The Speaker for October will be Dr. Dorit Saberi, Supervising Psychologist of the AMI/ABLE Program and Associate Professor UCLA David Geffen School of Medicine. Dr. Saberi will be speaking about Dialectical Behavior Therapy (DBT) and the Friends and Family Program.
DBT is a psychotherapy treatment program first developed for treating Borderline Personality Disorder but has now been used to treat other forms of mental illness. This approach works towards helping people increase their emotional and cognitive regulation by learning about the triggers that lead to reactive states and helping to assess which coping skills to apply in the sequence of events, thoughts, feelings, and behaviors to help avoid undesired reactions. DBT assumes that people are doing their best but lack the skills needed to succeed, or are influenced by positive reinforcement or negative reinforcement that interferes with their ability to function appropriately.
The Friends and Family program is for family members and friends of a person with a mental illness that helps them to communicate more effectively with their loved ones and to better handle difficult situations. Please come to learn about DBT and how it is used in the Friends and Family Program.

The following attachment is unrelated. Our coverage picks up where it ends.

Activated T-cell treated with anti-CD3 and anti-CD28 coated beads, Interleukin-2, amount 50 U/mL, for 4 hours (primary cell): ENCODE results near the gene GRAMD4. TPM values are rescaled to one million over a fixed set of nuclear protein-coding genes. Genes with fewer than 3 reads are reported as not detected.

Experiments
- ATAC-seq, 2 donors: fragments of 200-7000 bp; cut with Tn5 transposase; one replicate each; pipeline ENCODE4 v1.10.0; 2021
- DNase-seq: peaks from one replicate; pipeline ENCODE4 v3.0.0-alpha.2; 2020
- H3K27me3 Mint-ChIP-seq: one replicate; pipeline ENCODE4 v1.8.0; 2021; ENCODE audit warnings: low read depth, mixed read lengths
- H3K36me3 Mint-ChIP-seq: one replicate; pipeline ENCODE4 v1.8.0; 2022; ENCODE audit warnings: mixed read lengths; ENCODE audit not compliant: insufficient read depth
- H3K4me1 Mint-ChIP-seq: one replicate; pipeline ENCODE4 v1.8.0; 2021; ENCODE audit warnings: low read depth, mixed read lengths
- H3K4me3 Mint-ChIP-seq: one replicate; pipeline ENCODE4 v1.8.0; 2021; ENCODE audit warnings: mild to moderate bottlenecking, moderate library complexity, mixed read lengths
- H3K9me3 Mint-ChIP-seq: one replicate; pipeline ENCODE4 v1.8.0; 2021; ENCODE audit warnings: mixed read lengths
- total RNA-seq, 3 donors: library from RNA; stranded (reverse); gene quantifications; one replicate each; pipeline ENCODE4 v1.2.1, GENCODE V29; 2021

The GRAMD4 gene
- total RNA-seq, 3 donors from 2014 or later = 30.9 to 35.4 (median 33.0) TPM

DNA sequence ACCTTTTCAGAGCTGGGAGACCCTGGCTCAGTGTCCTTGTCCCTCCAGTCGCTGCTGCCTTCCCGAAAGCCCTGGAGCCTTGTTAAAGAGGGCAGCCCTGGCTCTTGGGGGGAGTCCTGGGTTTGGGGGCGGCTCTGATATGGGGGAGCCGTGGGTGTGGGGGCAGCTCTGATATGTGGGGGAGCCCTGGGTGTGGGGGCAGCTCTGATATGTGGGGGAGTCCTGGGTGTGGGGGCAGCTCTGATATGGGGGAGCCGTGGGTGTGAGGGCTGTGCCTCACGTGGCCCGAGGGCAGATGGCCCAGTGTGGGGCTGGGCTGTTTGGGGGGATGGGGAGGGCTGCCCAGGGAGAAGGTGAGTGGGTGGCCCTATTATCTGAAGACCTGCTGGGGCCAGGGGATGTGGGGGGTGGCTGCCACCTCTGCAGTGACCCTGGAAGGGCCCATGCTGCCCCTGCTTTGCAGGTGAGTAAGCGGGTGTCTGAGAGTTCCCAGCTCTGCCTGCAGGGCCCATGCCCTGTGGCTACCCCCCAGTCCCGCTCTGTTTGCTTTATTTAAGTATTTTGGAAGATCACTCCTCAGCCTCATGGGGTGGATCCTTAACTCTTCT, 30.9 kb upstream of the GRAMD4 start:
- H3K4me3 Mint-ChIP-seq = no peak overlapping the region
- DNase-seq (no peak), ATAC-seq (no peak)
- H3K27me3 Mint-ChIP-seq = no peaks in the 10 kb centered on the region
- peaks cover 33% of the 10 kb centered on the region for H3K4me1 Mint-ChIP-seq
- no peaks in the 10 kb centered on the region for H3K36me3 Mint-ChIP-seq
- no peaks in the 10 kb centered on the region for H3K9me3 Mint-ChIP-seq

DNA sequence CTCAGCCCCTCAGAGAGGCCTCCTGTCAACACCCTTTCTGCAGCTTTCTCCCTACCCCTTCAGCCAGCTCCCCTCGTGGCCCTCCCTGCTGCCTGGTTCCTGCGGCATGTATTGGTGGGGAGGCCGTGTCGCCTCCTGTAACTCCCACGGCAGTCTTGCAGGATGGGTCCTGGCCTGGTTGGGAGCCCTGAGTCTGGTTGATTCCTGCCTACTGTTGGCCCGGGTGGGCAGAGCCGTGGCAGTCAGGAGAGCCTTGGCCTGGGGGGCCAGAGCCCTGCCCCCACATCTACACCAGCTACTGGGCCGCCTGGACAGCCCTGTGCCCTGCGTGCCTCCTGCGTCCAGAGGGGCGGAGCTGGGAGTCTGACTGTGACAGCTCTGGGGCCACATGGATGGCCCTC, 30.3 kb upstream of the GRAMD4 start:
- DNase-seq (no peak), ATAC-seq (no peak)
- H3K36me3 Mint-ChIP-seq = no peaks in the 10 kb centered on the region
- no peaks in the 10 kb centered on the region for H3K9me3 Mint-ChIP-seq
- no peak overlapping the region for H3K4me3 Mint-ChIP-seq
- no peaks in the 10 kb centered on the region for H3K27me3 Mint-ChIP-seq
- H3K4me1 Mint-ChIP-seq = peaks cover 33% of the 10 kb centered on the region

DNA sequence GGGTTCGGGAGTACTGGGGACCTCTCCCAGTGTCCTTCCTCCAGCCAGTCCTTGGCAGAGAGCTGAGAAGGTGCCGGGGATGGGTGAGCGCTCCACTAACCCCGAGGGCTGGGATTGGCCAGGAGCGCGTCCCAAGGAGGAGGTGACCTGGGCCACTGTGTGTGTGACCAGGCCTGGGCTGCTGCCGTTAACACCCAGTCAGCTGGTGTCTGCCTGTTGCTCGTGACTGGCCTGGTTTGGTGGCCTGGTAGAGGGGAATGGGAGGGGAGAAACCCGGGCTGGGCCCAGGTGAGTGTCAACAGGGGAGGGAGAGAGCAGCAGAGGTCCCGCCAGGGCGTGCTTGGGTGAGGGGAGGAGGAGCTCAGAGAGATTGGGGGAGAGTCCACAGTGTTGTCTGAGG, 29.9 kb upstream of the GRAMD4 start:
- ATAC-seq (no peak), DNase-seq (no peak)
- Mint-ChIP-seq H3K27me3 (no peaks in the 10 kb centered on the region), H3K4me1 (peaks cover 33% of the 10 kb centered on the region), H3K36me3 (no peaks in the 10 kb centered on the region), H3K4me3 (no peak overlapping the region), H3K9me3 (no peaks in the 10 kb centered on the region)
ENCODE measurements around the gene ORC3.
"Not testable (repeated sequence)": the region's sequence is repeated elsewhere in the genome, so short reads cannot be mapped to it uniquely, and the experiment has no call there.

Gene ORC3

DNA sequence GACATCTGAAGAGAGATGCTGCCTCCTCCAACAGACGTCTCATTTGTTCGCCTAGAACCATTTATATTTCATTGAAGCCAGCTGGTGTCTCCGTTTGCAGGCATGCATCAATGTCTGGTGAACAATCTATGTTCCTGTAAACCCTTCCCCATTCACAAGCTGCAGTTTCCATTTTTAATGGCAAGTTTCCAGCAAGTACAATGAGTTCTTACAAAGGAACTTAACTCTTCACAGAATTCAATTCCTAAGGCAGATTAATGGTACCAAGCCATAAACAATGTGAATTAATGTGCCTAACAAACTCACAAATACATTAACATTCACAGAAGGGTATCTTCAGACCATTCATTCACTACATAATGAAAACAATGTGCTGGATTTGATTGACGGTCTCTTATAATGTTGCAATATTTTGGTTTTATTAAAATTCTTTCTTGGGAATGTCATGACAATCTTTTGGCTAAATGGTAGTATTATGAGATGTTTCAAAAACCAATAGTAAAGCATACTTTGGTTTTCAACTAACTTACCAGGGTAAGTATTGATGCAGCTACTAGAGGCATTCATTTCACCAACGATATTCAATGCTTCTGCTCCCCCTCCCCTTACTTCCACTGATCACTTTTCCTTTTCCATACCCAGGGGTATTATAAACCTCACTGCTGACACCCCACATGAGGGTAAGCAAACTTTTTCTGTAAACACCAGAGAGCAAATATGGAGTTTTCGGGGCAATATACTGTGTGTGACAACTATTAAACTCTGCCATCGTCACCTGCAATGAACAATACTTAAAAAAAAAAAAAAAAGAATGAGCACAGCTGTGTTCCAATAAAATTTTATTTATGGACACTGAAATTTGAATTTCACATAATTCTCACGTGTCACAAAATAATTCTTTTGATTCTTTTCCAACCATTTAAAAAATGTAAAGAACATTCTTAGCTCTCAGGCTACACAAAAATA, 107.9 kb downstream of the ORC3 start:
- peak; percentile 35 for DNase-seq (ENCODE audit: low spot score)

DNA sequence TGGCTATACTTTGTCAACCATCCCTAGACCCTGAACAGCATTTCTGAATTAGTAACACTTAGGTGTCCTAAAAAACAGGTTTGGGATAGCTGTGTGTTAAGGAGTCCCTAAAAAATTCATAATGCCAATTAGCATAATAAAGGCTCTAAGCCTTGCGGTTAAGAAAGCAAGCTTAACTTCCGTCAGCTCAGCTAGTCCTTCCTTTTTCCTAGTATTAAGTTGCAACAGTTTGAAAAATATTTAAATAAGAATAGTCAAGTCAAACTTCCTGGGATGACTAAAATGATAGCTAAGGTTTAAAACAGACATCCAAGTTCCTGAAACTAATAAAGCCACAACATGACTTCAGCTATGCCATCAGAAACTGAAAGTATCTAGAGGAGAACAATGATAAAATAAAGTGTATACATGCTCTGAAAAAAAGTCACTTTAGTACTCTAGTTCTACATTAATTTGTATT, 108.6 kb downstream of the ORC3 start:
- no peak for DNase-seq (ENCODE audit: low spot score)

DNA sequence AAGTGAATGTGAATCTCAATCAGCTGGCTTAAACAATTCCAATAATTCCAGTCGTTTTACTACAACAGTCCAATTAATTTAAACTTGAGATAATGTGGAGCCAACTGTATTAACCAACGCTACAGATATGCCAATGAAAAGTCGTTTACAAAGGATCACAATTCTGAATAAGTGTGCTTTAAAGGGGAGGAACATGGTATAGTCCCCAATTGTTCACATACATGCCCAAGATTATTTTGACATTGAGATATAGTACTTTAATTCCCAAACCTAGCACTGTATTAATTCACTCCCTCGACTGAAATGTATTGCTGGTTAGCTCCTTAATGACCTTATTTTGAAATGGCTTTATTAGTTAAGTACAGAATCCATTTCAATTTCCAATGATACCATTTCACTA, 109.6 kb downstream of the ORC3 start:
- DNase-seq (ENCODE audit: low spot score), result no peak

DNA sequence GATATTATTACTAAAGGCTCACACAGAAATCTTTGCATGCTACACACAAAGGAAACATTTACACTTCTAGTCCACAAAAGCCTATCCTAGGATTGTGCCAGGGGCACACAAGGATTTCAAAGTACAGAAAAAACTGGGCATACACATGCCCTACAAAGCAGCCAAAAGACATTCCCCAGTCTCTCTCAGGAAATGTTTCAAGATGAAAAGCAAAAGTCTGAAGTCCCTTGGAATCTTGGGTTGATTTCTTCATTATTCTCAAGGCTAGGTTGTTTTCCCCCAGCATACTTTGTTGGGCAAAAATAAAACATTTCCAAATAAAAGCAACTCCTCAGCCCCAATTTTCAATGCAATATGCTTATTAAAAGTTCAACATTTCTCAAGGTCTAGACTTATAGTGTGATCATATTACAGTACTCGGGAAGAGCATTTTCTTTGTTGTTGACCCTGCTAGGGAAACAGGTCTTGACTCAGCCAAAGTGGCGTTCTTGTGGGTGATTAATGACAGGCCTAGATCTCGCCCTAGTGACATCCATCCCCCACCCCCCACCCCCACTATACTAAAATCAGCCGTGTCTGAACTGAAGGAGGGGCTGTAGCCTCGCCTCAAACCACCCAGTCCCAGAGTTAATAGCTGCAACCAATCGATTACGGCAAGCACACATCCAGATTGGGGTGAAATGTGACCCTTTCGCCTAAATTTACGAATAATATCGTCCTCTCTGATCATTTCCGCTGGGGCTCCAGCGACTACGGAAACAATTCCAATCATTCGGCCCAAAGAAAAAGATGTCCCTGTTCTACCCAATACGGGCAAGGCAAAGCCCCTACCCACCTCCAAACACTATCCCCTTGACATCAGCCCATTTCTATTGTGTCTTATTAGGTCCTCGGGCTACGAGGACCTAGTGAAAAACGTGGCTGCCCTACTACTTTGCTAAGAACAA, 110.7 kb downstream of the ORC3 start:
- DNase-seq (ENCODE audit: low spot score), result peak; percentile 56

The Caring and Sharing Support Groups will meet at 6 PM and the regular speaker meeting at 7:30 PM will meet at the First Lutheran Church 2900 Carson in Torrance.
Social support through physical touch helps us cope with stress
From Friends of the Semel Institute:Scientific American reported on a recent study that found that hugs make us feel connected and may also help prevent illness. The magazine also cited research by Dr. Naomi Eisenberger, a Professor in UCLA’s Social Psychology Program and Director of the Social and Affective Neuroscience Laboratory. She found that when people held the hand of a romantic partner undergoing stress, both partners felt better. Read the Scientific American story here.
CBT for childhood anxiety disorder may confer long-term suicide prevention benefits. Credit: nenetus | DPC
Successful cognitive-behavioral therapy (CBT) for childhood anxiety disorder may confer long-term benefits for suicide prevention, according to a report in the Journal of the Academy of Child and Adolescent Psychiatry.